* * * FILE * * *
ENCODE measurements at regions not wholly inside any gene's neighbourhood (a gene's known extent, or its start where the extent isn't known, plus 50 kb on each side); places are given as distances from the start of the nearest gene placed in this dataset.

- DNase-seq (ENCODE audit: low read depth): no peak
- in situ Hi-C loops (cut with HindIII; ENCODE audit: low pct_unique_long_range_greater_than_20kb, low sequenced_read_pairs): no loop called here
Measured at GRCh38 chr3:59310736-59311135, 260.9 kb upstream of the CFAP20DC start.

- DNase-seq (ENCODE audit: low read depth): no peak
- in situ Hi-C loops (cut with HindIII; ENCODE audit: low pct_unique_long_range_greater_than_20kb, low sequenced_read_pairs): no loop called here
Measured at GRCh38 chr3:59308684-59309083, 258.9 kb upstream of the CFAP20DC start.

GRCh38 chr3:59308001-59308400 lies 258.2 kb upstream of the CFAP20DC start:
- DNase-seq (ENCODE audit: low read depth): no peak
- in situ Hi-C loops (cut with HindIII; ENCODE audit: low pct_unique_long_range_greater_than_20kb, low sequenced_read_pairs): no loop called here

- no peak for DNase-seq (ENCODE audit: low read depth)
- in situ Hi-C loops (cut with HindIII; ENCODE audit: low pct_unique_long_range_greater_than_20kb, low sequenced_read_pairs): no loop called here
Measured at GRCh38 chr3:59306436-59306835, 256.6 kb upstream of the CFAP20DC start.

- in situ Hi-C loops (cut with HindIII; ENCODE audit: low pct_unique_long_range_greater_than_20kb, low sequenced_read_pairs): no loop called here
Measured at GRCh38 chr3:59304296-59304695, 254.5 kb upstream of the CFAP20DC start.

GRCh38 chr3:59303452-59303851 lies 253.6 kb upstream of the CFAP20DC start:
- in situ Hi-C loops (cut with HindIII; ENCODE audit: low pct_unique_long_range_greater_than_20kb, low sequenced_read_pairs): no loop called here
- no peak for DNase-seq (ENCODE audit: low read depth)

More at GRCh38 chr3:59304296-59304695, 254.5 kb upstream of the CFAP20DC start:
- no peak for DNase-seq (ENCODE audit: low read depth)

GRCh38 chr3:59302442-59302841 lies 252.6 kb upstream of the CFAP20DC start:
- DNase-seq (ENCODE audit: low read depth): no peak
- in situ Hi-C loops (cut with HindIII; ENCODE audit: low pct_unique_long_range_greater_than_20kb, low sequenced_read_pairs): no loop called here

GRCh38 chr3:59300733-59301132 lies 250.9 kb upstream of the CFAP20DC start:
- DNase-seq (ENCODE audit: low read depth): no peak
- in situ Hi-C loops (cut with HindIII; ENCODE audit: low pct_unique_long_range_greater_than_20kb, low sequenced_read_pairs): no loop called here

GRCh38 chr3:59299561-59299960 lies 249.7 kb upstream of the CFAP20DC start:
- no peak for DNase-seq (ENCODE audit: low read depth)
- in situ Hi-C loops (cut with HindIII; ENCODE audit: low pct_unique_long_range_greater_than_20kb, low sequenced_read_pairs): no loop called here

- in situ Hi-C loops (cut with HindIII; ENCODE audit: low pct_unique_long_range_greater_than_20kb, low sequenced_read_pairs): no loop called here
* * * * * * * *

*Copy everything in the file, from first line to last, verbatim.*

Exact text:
ENCODE measurements at regions not wholly inside any gene's neighbourhood (a gene's known extent, or its start where the extent isn't known, plus 50 kb on each side); places are given as distances from the start of the nearest gene placed in this dataset.

- DNase-seq (ENCODE audit: low read depth): no peak
- in situ Hi-C loops (cut with HindIII; ENCODE audit: low pct_unique_long_range_greater_than_20kb, low sequenced_read_pairs): no loop called here
Measured at GRCh38 chr3:59310736-59311135, 260.9 kb upstream of the CFAP20DC start.

- DNase-seq (ENCODE audit: low read depth): no peak
- in situ Hi-C loops (cut with HindIII; ENCODE audit: low pct_unique_long_range_greater_than_20kb, low sequenced_read_pairs): no loop called here
Measured at GRCh38 chr3:59308684-59309083, 258.9 kb upstream of the CFAP20DC start.

GRCh38 chr3:59308001-59308400 lies 258.2 kb upstream of the CFAP20DC start:
- DNase-seq (ENCODE audit: low read depth): no peak
- in situ Hi-C loops (cut with HindIII; ENCODE audit: low pct_unique_long_range_greater_than_20kb, low sequenced_read_pairs): no loop called here

- no peak for DNase-seq (ENCODE audit: low read depth)
- in situ Hi-C loops (cut with HindIII; ENCODE audit: low pct_unique_long_range_greater_than_20kb, low sequenced_read_pairs): no loop called here
Measured at GRCh38 chr3:59306436-59306835, 256.6 kb upstream of the CFAP20DC start.

- in situ Hi-C loops (cut with HindIII; ENCODE audit: low pct_unique_long_range_greater_than_20kb, low sequenced_read_pairs): no loop called here
Measured at GRCh38 chr3:59304296-59304695, 254.5 kb upstream of the CFAP20DC start.

GRCh38 chr3:59303452-59303851 lies 253.6 kb upstream of the CFAP20DC start:
- in situ Hi-C loops (cut with HindIII; ENCODE audit: low pct_unique_long_range_greater_than_20kb, low sequenced_read_pairs): no loop called here
- no peak for DNase-seq (ENCODE audit: low read depth)

More at GRCh38 chr3:59304296-59304695, 254.5 kb upstream of the CFAP20DC start:
- no peak for DNase-seq (ENCODE audit: low read depth)

GRCh38 chr3:59302442-59302841 lies 252.6 kb upstream of the CFAP20DC start:
- DNase-seq (ENCODE audit: low read depth): no peak
- in situ Hi-C loops (cut with HindIII; ENCODE audit: low pct_unique_long_range_greater_than_20kb, low sequenced_read_pairs): no loop called here

GRCh38 chr3:59300733-59301132 lies 250.9 kb upstream of the CFAP20DC start:
- DNase-seq (ENCODE audit: low read depth): no peak
- in situ Hi-C loops (cut with HindIII; ENCODE audit: low pct_unique_long_range_greater_than_20kb, low sequenced_read_pairs): no loop called here

GRCh38 chr3:59299561-59299960 lies 249.7 kb upstream of the CFAP20DC start:
- no peak for DNase-seq (ENCODE audit: low read depth)
- in situ Hi-C loops (cut with HindIII; ENCODE audit: low pct_unique_long_range_greater_than_20kb, low sequenced_read_pairs): no loop called here

- in situ Hi-C loops (cut with HindIII; ENCODE audit: low pct_unique_long_range_greater_than_20kb, low sequenced_read_pairs): no loop called here